“Terminal Boredom” by Izumi Suzuki

Photo: Nobuyoshi Araki Photo: Nobuyoshi Araki

The stories collected in Terminal Boredom take up themes that might feel familiar to readers of contemporary Japanese fiction. The characters criticize, challenge, or defy social conventions. Narrators raise questions about identity and agency. But unlike, say, Mieko Kawakami or Sayaka Murata, author Izumi Suzuki died more than three decades ago.

Suzuki was active as a writer in the late 70s and early 80s, long before the “Lost Decade” and years of economic stagnation in Japan. Hers was the Japan of the Economic Miracle, a Japan with the second-fastest GDP growth in the world. Tokyo had become a global financial hub. English-language movies like Alien predicted the eventual triumph of Japanese businesses. People all over the world were learning the Japanese language.

Yet Suzuki’s stories are predicated on a Japan—on a world—in decline. The title story is about a future controlled by energetic elderly people. (The world of Yoko Tawada’s US National Book Award-winning novella The Emissary bears a strong resemblance.) “Old folks” have so much energy and stamina they can “go to work every day, and somehow still find it in them to have love affairs.” Listless young people can’t find work at all. Most of them have given up. Boredom is the central feature of their lives. Some simply forget to eat and starve to death. They don’t want to have children, preferring to “slip quietly into oblivion” all by themselves.

Like much of Suzuki’s fiction, “Terminal Boredom” is even more striking and believable in 2020 than it was in 1980. In 1980, the median age in Japan was 32; today, it is 48. Japan has one of the world’s lowest birth rates, and it faces a looming demographic crisis.

Suzuki was also remarkably forward-thinking on feminism and gender. Daniel Joseph, who translated the stories “Terminal Boredom” and “Women on Women”, recently described her writing as a sci-fi version of “kitchen-sink realism, told from the perspective of the one stuck doing the dishes.” Men loom large in many of Suzuki’s stories as a potential threat. “Women and Women” is the most extreme example. Men once ruled society “through violence and cunning,” but are now relegated to an exclusion zone where their only purpose is to help women conceive.

Gender is never comfortable or stable in Suzuki’s stories. Androgyny is a pervasive motif. People change gender in each other’s dreams. One once-male character has become a girl based on her parents’ expectations. Another reflects, “I am no man and I’m no woman. Who needs gender anyway?”

Suzuki’s feminist spirit is as relevant and her stories as piercing today as they were more than thirty years ago.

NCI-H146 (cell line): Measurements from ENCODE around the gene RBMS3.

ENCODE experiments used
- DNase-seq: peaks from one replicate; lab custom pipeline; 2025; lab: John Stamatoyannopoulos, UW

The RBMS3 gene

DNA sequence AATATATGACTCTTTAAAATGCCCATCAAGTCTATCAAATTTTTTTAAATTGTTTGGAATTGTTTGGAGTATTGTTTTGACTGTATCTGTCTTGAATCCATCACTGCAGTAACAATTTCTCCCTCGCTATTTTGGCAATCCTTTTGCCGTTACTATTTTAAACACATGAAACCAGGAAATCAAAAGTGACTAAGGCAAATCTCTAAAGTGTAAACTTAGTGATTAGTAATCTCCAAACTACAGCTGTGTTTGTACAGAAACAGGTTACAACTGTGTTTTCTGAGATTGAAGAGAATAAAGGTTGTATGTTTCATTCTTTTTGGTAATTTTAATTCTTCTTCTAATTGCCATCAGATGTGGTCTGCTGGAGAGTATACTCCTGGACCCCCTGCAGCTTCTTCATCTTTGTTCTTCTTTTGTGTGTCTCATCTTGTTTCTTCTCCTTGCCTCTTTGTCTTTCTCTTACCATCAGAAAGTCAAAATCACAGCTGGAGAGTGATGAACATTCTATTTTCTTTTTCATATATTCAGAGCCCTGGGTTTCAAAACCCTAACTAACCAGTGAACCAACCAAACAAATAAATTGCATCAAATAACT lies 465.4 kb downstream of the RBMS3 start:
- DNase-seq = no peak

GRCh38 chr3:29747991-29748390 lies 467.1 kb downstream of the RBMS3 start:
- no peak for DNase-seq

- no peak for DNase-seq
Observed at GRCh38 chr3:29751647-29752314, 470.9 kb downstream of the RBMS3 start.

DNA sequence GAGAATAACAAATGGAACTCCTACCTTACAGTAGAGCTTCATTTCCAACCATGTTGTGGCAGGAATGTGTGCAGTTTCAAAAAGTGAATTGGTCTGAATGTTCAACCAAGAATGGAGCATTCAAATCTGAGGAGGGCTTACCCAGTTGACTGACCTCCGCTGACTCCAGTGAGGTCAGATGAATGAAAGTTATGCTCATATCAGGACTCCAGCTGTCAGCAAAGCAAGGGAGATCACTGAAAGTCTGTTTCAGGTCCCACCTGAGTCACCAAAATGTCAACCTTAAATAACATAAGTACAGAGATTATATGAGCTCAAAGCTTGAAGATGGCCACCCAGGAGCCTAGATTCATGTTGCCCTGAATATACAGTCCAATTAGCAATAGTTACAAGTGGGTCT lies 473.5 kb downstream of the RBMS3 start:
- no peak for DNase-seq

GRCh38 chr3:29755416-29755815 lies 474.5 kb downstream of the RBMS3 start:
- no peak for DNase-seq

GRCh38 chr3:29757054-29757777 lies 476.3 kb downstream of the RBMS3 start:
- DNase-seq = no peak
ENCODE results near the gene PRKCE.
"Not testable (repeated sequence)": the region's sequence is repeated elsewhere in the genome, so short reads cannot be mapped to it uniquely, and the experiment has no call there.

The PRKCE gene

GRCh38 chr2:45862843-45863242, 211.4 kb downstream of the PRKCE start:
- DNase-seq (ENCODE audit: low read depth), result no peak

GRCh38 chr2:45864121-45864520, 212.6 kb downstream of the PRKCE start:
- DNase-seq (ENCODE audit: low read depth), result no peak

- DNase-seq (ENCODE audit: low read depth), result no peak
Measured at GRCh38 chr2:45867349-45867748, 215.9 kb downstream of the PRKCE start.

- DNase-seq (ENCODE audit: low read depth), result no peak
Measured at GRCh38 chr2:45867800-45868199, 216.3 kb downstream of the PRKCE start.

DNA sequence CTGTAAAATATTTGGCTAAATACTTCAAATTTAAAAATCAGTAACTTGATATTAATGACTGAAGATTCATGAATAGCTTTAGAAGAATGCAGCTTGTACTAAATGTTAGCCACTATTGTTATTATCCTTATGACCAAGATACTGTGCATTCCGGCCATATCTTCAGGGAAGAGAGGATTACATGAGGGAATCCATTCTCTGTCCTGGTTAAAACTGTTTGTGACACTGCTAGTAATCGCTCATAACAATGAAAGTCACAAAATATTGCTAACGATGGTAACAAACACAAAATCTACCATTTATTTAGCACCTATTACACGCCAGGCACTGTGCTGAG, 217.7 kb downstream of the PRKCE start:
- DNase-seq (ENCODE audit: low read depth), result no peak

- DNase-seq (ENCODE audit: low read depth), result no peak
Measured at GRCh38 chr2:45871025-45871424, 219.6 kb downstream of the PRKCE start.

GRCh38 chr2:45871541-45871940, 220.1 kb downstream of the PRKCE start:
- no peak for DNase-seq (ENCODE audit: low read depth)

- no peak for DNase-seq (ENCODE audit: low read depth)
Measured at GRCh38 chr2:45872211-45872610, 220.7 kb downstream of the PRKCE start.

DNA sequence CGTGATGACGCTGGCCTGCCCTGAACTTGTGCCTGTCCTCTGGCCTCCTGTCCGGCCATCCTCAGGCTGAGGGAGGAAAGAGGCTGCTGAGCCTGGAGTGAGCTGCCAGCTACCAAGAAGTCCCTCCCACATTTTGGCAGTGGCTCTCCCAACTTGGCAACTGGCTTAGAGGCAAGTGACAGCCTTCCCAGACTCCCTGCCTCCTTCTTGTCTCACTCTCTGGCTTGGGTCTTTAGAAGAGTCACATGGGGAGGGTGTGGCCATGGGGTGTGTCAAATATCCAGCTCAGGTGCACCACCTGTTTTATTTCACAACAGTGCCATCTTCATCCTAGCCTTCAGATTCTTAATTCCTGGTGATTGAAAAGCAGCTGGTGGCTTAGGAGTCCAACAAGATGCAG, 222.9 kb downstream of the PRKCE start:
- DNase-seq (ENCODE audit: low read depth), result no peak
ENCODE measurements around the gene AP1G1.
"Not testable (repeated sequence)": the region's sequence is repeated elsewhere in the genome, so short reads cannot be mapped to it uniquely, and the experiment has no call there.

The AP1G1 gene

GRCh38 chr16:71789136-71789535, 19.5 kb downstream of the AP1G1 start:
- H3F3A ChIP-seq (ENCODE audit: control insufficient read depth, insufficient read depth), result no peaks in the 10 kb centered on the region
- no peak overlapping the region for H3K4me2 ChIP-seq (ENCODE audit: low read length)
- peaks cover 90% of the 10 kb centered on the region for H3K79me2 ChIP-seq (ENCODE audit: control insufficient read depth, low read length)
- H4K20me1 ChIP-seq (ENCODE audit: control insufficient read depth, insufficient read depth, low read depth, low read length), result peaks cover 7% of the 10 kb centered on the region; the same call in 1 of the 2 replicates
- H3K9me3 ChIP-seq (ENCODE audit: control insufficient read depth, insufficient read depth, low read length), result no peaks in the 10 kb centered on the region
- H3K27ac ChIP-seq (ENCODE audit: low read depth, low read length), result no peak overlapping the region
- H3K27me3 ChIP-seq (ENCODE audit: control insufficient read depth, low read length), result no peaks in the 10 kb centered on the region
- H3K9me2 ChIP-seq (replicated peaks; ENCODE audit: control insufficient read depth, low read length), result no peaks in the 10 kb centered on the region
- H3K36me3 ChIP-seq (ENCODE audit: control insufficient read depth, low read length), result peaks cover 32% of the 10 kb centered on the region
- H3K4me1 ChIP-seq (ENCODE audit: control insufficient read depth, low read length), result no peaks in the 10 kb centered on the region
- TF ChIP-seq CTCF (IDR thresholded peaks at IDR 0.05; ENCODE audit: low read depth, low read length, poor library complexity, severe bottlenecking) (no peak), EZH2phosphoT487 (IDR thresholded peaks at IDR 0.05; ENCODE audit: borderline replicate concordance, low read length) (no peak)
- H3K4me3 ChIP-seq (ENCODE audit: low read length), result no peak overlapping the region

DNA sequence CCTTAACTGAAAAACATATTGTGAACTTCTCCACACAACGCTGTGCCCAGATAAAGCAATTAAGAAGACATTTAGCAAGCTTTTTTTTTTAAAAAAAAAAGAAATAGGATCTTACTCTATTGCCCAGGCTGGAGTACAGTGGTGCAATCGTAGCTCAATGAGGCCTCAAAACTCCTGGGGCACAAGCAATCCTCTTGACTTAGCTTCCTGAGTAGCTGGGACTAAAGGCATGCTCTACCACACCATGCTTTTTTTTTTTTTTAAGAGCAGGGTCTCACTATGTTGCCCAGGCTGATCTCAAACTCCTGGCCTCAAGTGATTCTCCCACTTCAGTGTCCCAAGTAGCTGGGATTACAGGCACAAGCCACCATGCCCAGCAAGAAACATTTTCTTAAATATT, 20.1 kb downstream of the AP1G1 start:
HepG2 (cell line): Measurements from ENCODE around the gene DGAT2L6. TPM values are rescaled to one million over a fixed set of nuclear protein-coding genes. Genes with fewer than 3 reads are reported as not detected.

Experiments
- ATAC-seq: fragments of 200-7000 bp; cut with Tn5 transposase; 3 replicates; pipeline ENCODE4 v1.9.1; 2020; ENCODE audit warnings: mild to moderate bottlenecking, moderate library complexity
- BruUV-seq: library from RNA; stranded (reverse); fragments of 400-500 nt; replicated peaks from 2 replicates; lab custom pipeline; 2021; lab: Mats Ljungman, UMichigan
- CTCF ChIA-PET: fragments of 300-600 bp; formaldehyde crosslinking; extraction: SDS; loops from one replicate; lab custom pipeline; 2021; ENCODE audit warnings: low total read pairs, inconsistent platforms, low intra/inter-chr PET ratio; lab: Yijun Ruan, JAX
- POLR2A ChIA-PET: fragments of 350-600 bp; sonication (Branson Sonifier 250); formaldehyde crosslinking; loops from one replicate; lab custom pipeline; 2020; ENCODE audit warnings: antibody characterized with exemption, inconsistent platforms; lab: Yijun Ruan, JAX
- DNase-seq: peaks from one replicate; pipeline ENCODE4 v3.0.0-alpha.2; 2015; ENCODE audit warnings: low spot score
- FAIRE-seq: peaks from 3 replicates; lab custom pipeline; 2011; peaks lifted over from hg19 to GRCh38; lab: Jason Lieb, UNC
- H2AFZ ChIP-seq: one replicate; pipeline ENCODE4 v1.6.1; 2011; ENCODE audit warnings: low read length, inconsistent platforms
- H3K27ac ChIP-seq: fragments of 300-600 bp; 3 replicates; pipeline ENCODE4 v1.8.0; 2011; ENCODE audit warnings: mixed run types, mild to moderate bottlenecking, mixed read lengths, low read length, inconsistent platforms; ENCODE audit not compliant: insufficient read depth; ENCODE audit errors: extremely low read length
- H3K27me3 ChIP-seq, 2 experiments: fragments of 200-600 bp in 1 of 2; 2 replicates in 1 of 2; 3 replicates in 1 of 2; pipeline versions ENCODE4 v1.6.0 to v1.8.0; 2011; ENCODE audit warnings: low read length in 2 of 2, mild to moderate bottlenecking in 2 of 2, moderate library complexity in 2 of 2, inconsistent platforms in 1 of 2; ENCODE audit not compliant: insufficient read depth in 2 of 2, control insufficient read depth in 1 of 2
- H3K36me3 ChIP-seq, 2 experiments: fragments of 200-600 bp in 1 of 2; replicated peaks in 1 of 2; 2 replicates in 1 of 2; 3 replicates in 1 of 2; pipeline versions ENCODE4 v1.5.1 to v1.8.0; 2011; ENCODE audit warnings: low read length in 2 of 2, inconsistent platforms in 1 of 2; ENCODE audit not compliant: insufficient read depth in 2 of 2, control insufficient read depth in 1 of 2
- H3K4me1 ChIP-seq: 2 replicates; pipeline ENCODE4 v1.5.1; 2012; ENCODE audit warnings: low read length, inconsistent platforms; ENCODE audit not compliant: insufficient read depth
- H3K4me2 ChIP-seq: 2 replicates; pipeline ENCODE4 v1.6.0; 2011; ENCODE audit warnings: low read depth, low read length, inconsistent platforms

Terminal Boredom: Stories, Izumi Suzuki, Polly Barton (trans), Sam Bett (trans), David Boyd (trans), Daniel Joseph (trans) (Verso, April 2021)
Terminal Boredom: Stories, Izumi Suzuki, Polly Barton (trans), Sam Bett (trans), David Boyd (trans), Daniel Joseph (trans) (Verso, April 2021)

The stories collected in Terminal Boredom are fundamentally science fiction, and a few may make more comfortable reading for long-standing sci-fi fans. Suzuki’s writing can be evasive: she skips from one narrative perspective to another or makes leaps forward in time without warning. Aliens, space travel, and impossible drugs all make appearances. But Suzuki also uses the genre as a tabula rasa for her commentary on the present—and grim predictions about the future. Many of her stories will easily hold the interest of people who don’t normally read speculative fiction.

The colonization of space, for example, sets the stage for the darkly satirical Night Picnic, translated by Sam Bett. Isolated from any other human beings, Dad, Mom, Junior, and Sis try to reconstruct a family from the vestiges of “Earthling” culture. “As Earthlings,” Dad reminds Junior, “it’s our responsibility, regardless of time or place, to carry on our way of life.” They take their cues from popular novels and advertisements. They reenact television sitcom clichés:

 

Mom pounded on the door.
      “Go away!” said Sis. “I’m being rebellious”
      The response was muffled, as if her face was buried in a cushion.
      “You’ve got it wrong, Sis,” Junior said.
      “How so?” she asked. “I’m an adolescent.”

 

The humans’ bumbling attempts to act like “Earthlings” provide a damning commentary of Izuki’s contemporary culture. It continues to land in 2021.

Critics have hailed Terminal Boredom as a long-overdue translation of an important minority voice in a genre dominated by men. And it is. But this collection is worth reading for more than its historical importance. Suzuki’s feminist spirit is as relevant and her stories as piercing today as they were more than thirty years ago.


Alison Fincher (@FincherAlison) is a student of Japanese and an independent researcher of contemporary Japanese fiction